The Welsh Shadow Minister for Business and Economy today led calls for more effort to provide support for the self-employed and SMEs at the start of Mental Health Awareness Week.
Russell George said he recognised that while those employed in the public and private sectors, will have access to emotional and psychological support provided by their employers, those in small businesses or the self-employed tend “ will be more isolated and without that crucial support that working in a bigger team can provide”.
His comments come as HR experts stressed the importance of having measures in place to deal with potential problems.
He said that these lone workers, the self-employed, or those running small high-street shops, often have slim operating margins and little in the way of reserves, and in many cases, are now not working and no clear idea when they will be.
“The SME and self-employed sectors are an intrinsic part of the economic backbone of Wales, “h e said. “They tend to take entrepreneurial risks and branch out without the support of others.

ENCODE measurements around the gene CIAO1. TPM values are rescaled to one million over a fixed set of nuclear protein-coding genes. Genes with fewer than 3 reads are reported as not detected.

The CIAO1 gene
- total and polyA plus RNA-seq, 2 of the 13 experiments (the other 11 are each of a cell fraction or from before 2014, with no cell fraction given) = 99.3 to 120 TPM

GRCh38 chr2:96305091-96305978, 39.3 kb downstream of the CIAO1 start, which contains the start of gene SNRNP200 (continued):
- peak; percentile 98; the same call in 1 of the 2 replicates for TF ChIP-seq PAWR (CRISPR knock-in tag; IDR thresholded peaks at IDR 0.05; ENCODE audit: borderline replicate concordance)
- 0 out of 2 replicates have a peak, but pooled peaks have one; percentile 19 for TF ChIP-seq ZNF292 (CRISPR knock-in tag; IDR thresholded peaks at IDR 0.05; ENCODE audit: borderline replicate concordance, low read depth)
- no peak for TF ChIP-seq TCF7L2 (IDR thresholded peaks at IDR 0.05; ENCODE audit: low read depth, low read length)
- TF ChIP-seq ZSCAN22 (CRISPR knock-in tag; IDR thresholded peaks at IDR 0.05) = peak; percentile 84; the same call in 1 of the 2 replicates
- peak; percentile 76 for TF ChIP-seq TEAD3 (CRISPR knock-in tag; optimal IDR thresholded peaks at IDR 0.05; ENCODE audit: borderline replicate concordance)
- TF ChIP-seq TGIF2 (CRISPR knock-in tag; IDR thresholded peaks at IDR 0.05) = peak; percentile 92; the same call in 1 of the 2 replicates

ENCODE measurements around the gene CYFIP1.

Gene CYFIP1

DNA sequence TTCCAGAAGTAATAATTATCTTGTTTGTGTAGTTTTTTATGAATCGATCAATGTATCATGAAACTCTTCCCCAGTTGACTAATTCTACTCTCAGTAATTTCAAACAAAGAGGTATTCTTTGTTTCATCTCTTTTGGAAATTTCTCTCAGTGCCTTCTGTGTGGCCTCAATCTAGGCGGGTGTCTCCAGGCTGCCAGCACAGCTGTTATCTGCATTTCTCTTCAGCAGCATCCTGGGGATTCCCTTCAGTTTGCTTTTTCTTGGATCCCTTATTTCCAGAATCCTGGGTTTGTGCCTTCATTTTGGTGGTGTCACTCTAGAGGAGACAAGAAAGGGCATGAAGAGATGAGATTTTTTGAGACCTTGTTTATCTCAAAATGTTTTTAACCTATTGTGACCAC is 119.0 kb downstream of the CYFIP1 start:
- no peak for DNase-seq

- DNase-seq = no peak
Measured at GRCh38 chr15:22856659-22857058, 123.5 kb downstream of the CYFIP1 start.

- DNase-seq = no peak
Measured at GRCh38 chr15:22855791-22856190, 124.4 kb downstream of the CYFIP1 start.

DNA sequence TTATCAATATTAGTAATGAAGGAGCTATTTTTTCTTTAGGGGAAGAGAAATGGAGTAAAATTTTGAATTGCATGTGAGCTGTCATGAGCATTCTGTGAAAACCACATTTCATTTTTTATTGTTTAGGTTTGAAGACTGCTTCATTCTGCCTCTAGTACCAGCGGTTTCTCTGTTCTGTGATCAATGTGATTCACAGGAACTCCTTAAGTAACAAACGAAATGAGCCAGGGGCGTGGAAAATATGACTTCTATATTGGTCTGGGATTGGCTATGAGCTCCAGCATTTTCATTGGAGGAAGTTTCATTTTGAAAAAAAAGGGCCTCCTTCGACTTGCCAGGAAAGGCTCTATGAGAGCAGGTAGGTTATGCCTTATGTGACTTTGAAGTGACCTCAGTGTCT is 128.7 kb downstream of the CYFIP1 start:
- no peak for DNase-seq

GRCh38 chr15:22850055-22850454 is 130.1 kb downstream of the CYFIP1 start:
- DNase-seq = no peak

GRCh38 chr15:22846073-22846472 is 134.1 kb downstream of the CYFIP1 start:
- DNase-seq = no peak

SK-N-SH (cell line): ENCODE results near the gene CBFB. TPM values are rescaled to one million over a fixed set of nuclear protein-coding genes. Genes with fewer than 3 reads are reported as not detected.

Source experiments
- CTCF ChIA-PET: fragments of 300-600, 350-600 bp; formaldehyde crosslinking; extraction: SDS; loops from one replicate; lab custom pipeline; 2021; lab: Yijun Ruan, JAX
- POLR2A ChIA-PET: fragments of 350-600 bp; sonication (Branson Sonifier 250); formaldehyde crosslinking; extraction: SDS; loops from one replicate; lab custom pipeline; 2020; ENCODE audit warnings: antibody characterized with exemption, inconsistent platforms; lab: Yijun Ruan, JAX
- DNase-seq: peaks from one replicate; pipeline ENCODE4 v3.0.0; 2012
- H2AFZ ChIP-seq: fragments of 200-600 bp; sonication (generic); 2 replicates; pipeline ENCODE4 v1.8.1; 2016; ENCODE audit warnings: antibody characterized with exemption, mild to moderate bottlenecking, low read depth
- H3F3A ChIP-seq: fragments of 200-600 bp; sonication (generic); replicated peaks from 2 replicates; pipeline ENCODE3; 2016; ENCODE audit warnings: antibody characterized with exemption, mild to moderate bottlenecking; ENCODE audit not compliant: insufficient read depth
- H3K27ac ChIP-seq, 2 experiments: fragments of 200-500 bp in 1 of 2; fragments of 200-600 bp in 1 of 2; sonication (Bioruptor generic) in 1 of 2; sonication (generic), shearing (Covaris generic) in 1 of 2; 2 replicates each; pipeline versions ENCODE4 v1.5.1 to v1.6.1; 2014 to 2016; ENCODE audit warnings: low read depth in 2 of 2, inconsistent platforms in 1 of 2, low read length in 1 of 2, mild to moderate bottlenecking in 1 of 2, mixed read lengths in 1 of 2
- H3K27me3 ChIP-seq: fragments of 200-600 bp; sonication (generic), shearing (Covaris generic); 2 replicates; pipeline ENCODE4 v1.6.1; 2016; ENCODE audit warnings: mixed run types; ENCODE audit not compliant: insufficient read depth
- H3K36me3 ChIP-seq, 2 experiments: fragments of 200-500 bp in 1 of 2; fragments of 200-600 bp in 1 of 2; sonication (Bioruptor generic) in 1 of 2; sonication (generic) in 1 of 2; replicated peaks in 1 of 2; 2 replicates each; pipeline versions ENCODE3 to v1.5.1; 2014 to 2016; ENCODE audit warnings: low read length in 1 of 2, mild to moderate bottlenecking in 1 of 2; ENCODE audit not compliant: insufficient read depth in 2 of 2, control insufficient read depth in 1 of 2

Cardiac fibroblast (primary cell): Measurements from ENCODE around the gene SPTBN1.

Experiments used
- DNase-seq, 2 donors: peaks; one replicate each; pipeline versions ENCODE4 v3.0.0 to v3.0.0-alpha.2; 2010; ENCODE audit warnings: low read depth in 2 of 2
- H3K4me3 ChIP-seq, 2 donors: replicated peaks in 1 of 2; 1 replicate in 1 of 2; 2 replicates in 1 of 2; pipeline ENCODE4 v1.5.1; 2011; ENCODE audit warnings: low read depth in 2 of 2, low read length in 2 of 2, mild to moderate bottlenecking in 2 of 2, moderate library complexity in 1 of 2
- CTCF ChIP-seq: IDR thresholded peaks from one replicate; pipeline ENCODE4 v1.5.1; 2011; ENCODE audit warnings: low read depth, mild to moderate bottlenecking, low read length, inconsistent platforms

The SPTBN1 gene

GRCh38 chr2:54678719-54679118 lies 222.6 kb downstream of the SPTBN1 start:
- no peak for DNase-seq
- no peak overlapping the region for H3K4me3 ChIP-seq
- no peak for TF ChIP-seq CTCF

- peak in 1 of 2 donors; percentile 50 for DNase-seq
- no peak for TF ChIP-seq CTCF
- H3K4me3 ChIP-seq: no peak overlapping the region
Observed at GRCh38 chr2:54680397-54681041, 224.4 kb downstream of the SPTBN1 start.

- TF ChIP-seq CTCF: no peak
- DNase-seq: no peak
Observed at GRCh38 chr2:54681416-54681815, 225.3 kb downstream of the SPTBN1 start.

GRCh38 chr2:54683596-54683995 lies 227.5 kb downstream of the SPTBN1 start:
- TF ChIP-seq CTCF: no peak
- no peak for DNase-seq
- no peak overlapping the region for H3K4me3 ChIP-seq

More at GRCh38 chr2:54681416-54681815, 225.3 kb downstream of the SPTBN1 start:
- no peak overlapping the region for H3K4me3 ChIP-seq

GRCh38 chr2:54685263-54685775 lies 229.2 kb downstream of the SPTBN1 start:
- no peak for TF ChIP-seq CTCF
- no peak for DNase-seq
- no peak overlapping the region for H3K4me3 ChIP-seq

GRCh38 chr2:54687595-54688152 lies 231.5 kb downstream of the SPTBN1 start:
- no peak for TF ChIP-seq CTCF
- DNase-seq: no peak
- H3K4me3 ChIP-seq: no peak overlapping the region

“The UK Government is supporting them financially, but we are calling on the Welsh Government to identify the potential risk those in these sectors face, and outline a package of emotional and psychological support as a priority, and work with industry partners – perhaps the Federation of Small Businesses Wales – to deliver it.”
Natalie Rogers, HR Director of the employee benefits provider, Unum, UK agreed. “In the current climate employees with mental ill health, burnout or severe stress symptoms may not find it as easy to access support and resources,” she said. “Employers can help by pointing staff to resources where they have them.”
She went on: “Working remotely for long periods of time can lend itself to bad working habits. For example, late-night emails can make employees feel pressured and can be a trigger for workplace stress.
“Leading by example is the best way to promote a healthy work/life balance and will help keep you and your team working with a positive mindset.”
Megan Barbier, VP of Human Resources at the project management application service provider, Wrike, said: “Mental health awareness at work should be a priority for every company at this time and beyond. The worries and pressure on employees, especially those who are working from home for the first time can exacerbate mental illness.
“Educating or simply talking about mental health at work opens up a channel for employees, and senior leaders, within a company to share their experiences in a way that encourages honesty and makes the team feel supported.